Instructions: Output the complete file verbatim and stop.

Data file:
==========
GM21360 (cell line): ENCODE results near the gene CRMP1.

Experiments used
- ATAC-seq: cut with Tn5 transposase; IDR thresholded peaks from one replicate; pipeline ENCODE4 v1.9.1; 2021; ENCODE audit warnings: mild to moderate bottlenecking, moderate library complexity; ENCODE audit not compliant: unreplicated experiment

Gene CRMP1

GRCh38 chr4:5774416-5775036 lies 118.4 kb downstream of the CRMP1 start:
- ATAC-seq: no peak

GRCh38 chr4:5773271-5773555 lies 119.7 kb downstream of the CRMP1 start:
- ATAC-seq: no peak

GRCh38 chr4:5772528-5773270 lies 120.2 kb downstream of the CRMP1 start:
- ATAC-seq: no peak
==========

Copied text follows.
GM21360 (cell line): ENCODE results near the gene CRMP1.

Experiments used
- ATAC-seq: cut with Tn5 transposase; IDR thresholded peaks from one replicate; pipeline ENCODE4 v1.9.1; 2021; ENCODE audit warnings: mild to moderate bottlenecking, moderate library complexity; ENCODE audit not compliant: unreplicated experiment

Gene CRMP1

GRCh38 chr4:5774416-5775036 lies 118.4 kb downstream of the CRMP1 start:
- ATAC-seq: no peak

GRCh38 chr4:5773271-5773555 lies 119.7 kb downstream of the CRMP1 start:
- ATAC-seq: no peak

GRCh38 chr4:5772528-5773270 lies 120.2 kb downstream of the CRMP1 start:
- ATAC-seq: no peak